Tourism continues to be a growing economic force in Pamlico County, generating $16.24 million in 2013, a 3.85% increase since 2012. (http://www.nccommerce.com/tourism/research/economic-impact/teim).

To address the unique educational needs of Pamlico County, we conduct an annual needs assessment with our County Advisory Council. This council is made up of representatives from the various communities and backgrounds highlighted in the previous sections. During 2018, our County Advisory Council identified the follow issues as important to Pamlico County. These needs represent the focus of our work as we begin in 2019. We will reevaluate these needs at the beginning of the year, and amend as needed. Those needs are:

• Market Extension Program to a wider audience using preferred methods of contact, social media, and mass media outlets.
• Help develop agricultural literacy in youth and potentially develop new producers
• Develop livestock education program
• Increase knowledge and skills of citizens to produce their own food and control pest in environmentally conscious manner
• Support agricultural producers through on-farm research projects and dissemination information through timely updates
• Support 4-H youth activities to develop STEM (Science, Technology, Engineering, Math) skills, interpersonal communication skills, and life skills

III. Objectives to Address the Cooperative Extension Long Range Plan

Our plant production programs improve production, profitability, and sustainability of the agriculture sector.

Value* Outcome Description
175Number of pesticide applicators receiving continuing education credits
206Number of pesticide credit hours provided
2Number of Certified Crops Advisors receiving continuing education credits
175Number of crop (all plant systems) producers increasing/improving knowledge, attitudes, and/or skills as related to: 1. Best management production practices (cultural, nutrient, and genetics) 2. Pest/insect, disease, weed, wildlife management 3. Financial/Farm management tools and practices (business, marketing, government policy, human resources) 4. Alternative agriculture, bioenergy, and value-added enterprises
4Number of Extension initiated and controlled county demonstration test sites
3Number of Certified Crops Advisors credit hours provided
* Note: Values may include numbers from multi-county efforts.
Value* Impact Description
5158Number of acres in conservation tillage or other Best Management Practice
* Note: Values may include numbers from multi-county efforts.

Our animal production programs improve production, profitability, and sustainability of the agriculture sector.

Our 4-H youth development programs grow the skills young people need to succeed in life and career.

Value* Outcome Description
1Number of teachers trained in 4-H STEM (Science, Technology, Engineering, Math) curriculum
204Number of youth (students) increasing knowledge in STEM (Science, Technology, Engineering, Math)
85Total number of female participants in STEM program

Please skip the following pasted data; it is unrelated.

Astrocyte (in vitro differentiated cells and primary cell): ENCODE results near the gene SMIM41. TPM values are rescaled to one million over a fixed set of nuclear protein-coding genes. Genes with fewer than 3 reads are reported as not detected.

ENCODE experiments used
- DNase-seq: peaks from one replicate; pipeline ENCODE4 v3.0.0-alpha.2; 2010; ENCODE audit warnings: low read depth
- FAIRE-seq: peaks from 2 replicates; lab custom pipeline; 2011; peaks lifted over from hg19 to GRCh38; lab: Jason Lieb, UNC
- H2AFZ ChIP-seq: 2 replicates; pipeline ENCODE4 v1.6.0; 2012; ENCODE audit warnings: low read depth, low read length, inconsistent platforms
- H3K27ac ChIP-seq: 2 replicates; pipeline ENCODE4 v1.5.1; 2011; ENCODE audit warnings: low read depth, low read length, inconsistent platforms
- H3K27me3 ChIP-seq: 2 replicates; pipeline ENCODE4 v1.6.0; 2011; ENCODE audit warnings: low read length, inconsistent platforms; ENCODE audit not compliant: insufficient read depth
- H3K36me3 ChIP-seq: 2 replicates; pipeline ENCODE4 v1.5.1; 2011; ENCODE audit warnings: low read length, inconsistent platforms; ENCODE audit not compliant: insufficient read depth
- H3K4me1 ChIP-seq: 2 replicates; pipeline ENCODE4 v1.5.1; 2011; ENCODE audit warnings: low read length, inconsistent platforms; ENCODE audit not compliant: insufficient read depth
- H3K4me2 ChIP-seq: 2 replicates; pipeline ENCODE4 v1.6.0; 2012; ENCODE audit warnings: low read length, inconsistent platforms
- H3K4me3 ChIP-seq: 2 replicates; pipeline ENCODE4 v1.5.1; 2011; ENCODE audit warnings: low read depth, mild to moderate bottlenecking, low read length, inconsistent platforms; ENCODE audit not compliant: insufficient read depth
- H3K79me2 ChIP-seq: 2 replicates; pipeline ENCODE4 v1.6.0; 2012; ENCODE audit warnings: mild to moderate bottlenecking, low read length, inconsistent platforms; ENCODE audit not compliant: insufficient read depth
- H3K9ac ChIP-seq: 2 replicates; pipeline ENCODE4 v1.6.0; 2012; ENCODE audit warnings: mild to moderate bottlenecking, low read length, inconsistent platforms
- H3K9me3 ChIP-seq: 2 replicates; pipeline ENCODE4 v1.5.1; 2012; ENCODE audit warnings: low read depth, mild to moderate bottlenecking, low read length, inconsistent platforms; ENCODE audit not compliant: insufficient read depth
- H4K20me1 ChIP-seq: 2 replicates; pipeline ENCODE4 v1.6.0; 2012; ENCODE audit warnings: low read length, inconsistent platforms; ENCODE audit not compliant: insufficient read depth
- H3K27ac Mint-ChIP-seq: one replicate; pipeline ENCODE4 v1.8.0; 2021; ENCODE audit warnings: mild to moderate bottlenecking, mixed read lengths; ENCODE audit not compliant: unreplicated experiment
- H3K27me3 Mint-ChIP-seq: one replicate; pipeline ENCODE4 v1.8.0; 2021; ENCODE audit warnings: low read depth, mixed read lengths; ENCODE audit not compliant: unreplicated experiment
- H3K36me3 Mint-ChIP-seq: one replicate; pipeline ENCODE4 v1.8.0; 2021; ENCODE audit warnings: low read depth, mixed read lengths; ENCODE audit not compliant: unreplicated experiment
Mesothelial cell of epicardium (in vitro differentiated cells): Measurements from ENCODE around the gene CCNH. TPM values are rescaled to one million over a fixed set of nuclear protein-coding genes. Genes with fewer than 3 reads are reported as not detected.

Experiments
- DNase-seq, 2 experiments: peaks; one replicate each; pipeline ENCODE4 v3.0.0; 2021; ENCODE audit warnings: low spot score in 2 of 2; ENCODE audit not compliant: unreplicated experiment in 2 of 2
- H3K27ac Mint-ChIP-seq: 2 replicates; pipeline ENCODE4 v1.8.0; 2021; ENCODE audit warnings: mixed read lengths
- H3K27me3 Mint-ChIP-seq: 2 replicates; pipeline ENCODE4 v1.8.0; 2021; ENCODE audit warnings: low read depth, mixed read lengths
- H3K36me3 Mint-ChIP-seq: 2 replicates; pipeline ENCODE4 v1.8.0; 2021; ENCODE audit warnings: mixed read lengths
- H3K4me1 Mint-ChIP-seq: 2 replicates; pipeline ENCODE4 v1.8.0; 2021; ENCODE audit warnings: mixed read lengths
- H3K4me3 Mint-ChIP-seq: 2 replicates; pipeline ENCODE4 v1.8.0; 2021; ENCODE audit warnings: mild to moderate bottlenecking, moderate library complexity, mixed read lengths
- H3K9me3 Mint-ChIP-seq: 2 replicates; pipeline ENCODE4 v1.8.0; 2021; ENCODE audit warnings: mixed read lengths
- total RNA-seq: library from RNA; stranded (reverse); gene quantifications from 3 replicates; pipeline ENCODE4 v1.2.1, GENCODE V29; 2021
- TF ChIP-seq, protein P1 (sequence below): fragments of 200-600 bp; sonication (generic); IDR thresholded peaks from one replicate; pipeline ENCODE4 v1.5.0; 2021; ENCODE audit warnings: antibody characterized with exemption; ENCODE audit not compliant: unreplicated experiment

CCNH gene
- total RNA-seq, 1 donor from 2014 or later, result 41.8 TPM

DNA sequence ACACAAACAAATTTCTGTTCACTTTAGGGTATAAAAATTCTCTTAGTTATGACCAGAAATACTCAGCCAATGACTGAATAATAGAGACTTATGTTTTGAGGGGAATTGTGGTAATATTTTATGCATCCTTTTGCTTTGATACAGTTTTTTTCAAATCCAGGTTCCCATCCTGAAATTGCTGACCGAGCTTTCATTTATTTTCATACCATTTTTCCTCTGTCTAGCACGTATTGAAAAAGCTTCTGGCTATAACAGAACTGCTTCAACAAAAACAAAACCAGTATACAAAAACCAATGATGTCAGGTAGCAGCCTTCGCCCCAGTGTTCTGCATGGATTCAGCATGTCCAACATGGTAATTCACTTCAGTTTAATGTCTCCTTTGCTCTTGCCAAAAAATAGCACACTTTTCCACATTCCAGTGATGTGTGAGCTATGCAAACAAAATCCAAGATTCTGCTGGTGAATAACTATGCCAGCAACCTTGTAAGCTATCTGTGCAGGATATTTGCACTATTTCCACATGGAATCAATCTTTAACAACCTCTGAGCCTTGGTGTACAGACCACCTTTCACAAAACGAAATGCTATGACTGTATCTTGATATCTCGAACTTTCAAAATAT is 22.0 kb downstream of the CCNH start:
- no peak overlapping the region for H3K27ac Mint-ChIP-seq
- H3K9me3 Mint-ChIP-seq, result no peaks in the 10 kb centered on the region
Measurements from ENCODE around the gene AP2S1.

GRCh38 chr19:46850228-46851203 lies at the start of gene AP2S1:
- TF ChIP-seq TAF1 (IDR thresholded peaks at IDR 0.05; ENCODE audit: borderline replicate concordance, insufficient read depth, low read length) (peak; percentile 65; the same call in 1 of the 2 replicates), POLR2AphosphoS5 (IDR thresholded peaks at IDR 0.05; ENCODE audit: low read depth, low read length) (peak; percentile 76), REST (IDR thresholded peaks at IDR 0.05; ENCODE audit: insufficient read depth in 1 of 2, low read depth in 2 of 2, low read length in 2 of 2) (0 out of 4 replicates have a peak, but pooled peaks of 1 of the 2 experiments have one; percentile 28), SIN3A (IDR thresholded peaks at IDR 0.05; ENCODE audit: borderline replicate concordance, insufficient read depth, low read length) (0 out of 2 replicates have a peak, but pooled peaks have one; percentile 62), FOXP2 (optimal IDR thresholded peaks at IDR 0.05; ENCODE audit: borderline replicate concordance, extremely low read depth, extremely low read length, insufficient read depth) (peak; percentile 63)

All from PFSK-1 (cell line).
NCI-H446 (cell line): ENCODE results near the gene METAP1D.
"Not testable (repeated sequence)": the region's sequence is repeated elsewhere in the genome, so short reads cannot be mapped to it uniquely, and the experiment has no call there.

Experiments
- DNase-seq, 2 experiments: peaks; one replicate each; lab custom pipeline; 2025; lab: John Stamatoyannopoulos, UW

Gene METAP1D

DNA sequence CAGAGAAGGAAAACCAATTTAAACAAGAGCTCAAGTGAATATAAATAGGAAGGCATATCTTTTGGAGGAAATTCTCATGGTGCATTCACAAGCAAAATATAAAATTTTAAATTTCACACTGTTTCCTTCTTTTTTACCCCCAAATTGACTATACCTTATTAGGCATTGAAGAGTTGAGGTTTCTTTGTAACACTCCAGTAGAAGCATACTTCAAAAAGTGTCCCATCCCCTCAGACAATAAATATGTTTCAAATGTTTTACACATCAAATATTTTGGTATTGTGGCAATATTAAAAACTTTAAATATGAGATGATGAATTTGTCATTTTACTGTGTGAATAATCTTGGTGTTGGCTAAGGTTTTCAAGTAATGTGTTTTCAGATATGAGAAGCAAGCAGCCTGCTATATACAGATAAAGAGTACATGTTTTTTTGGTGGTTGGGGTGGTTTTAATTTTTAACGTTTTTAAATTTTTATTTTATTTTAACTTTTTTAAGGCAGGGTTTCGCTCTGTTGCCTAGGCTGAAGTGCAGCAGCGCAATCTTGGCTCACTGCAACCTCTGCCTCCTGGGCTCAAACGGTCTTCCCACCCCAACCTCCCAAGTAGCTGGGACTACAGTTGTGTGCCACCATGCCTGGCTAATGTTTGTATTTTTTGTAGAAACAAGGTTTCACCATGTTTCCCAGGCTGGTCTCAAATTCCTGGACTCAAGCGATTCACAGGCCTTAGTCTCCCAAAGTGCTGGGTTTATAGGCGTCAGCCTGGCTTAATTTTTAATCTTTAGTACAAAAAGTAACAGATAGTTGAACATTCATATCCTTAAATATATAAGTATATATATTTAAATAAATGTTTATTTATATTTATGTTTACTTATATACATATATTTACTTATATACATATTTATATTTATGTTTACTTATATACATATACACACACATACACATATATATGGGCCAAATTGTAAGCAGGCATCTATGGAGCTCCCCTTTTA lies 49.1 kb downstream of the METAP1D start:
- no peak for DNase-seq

5Number of high school age youth (students) participating as members of 4-H clubs
112Number of youth increasing knowledge of life skills
60Number of children/youth who improved knowledge of local food and agricultural systems.
26Number of youth increasing/improving knowledge, attitudes, skills, and/or aspirations regarding leadership
215Number of youth demonstrating increased knowledge of natural resources and environmental issues
* Note: Values may include numbers from multi-county efforts.
Value* Impact Description
2Number of teachers using 4-H STEM (Science, Technology, Engineering, Math) curriculum in their classrooms
111Number of youth (students) gaining career / employability skills
18Number of youth increasing their physical activity
29Number of youth increasing their fruit and vegetable consumption
* Note: Values may include numbers from multi-county efforts.

Our natural resource and environmental programs conserve our precious natural resources and maintain a clean and healthy environment.

Value* Outcome Description
3Number of child and youth educators aspiring to implement quality outdoor learning environments for children
* Note: Values may include numbers from multi-county efforts.

Our consumer horticulture programs teach families and communities about environmentally friendly methods for gardening and controlling pests.

Value* Outcome Description
36Number of individuals who gain knowledge or acquire skills related to vegetable/fruit gardening
* Note: Values may include numbers from multi-county efforts.
Value* Impact Description
4Number of individuals who begin home food production by starting to raise backyard livestock.
120Number of participants who use extension-recommended best management practices in landscapes, turf, and gardens, including pest (insect, weed, disease, wildlife) and soil management
120Number of participants selecting appropriate landscape plants (adapted, drought tolerant, appropriate size, etc.)
36Number of participants growing food for home consumption
* Note: Values may include numbers from multi-county efforts.

Our food safety and nutrition programs create a safer and more sustainable food supply and improve the health and nutrition of individuals, families, and our communities.

Value* Outcome Description
1Number of participants who increase their knowledge of safe home food handling, preservation, or preparation practices
8Number of participants who increase their knowledge of Growing Safer Gardens
1Number of individuals who learn how to prepare local foods, including through use of home food preservation techniques.
* Note: Values may include numbers from multi-county efforts.
Value* Impact Description
12Number of participants increasing their physical activity
300Number of pounds of local food donated for consumption by vulnerable populations
* Note: Values may include numbers from multi-county efforts.

IV. Number of Contacts Made by Extension

Type of ContactNumber
Face-to-face* 4,505
Non face-to-face** 53,712
Total by Extension staff in 2019 58,217
* Face-to-face contacts include contacts that Extension personnel make directly with individuals through one-on-one visits, meetings, and other activities where staff members work directly with individuals.
** Non face-to-face contacts include contacts that Extension personnel make indirectly with individuals by telephone, email, newsletters, news articles, radio, television, and other means.

V. Designated Grants Received by Extension

Type of GrantAmount